Wilson was narrowly re-elected in 1916, using the slogan, "He kept us out of war". But Wilson's second term was dominated by American entry into World War I. While American non-interventionist sentiment was strong, American neutrality was challenged in early 1917 when the German Empire began unrestricted submarine warfare and tried to enlist Mexico to attack the U.S. In April 1917, Wilson asked Congress to declare war in order to make "the world safe for democracy." During the war, Wilson military decisions to his generals, focusing instead on domestic and economic management. In 1917, he began the United States' first draft since the Civil War. He borrowed billions of dollars in war funding through the newly established Federal Reserve Bank and Liberty Bonds. He promoted labor union cooperation and he supervised agriculture and food production through the Lever Act. He also took over control of the railroads. Wilson also suppressed anti-war movements with the Espionage Act of 1917 and the Sedition Act of 1918, a crackdown which broadened and intensified to include real and suspected anarchists and communists. After years of opposition, Wilson was pressured to change his position on women's suffrage in 1918, which he advocated as a war measure.


When the outcome of the war was decided, Wilson took personal control of negotiations with Germany, including the armistice. In 1918, he issued his Fourteen Points, in which he proposed how a post-war world could avoid another terrible conflict. In 1919, he went to Paris to lobby for the formation of a League of Nations as part of the Treaty of Versailles. For his sponsorship of the League of Nations, Wilson was awarded the 1919 Nobel Peace Prize. In the midst of this intense fight and while on a tour promoting the League of Nations, Wilson suffered a severe stroke. A conspiracy involving his wife and his physician hid the extent of his illness from the nation and allowed him to remain control of the White House until he left office in March 1921. Despite his poor health, he was able to block any compromises that would enable the Senate to ratify the Treaty of Versailles. He even attempted to run for a third term. The Democrats were weakened by Wilson's actions and by the slowness of Wilson to embrace women's suffrage in comparison to Republican candidate Warren G. Harding. Harding promised a "a return to normalcy" and was elected in an unprecedented popular vote landslide in 1920.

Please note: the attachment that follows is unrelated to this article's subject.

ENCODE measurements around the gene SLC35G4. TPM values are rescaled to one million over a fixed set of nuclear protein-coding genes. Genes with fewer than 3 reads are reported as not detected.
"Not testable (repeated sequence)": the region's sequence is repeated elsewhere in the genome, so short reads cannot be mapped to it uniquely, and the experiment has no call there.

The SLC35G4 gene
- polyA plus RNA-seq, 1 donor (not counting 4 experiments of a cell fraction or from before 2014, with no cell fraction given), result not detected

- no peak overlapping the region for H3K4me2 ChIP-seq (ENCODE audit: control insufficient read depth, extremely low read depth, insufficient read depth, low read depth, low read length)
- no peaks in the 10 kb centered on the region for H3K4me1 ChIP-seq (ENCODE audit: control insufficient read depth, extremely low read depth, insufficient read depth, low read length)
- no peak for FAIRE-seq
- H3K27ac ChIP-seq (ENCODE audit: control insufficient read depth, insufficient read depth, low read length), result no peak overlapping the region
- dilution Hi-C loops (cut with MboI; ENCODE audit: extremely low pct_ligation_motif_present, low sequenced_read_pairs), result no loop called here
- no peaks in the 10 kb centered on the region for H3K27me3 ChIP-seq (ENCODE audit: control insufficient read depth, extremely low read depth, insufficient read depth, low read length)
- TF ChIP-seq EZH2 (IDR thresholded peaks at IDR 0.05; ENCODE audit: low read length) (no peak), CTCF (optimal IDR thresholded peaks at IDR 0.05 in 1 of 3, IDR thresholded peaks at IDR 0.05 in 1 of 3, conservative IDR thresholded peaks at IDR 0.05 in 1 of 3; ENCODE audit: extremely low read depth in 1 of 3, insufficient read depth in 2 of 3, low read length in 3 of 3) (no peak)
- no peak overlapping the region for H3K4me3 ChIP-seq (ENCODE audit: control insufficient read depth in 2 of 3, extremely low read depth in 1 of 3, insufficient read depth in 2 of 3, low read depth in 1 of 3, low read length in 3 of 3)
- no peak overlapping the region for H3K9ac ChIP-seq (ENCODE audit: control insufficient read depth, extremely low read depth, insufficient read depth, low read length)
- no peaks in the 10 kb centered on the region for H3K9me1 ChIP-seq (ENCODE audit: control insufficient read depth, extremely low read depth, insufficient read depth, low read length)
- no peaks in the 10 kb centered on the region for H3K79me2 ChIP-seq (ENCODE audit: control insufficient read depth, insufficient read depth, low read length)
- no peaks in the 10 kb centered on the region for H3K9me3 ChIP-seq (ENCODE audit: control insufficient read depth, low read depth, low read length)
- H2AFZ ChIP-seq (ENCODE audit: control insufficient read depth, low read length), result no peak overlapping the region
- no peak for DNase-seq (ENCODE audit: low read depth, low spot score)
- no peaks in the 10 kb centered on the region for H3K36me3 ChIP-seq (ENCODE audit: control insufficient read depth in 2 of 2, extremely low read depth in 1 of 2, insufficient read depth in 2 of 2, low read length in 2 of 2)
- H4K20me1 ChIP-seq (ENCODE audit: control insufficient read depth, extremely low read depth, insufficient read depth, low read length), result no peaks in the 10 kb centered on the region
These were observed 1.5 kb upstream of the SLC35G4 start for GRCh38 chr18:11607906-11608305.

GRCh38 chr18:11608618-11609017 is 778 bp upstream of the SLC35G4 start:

Wilson was too ill to leave Washington when his term ended, although he did outlive his successor. On November 10, 1923, Wilson made a short Armistice Day radio speech from the library of his home, his last national address. The following day, Armistice Day itself, he spoke briefly from the front steps to more than 20,000 well wishers gathered outside the house. On February 3, 1924, Wilson died in his S Street home as a result of a stroke and other heart-related problems. He was interred in a sarcophagus in Washington National Cathedral, the only president interred in Washington, D.C.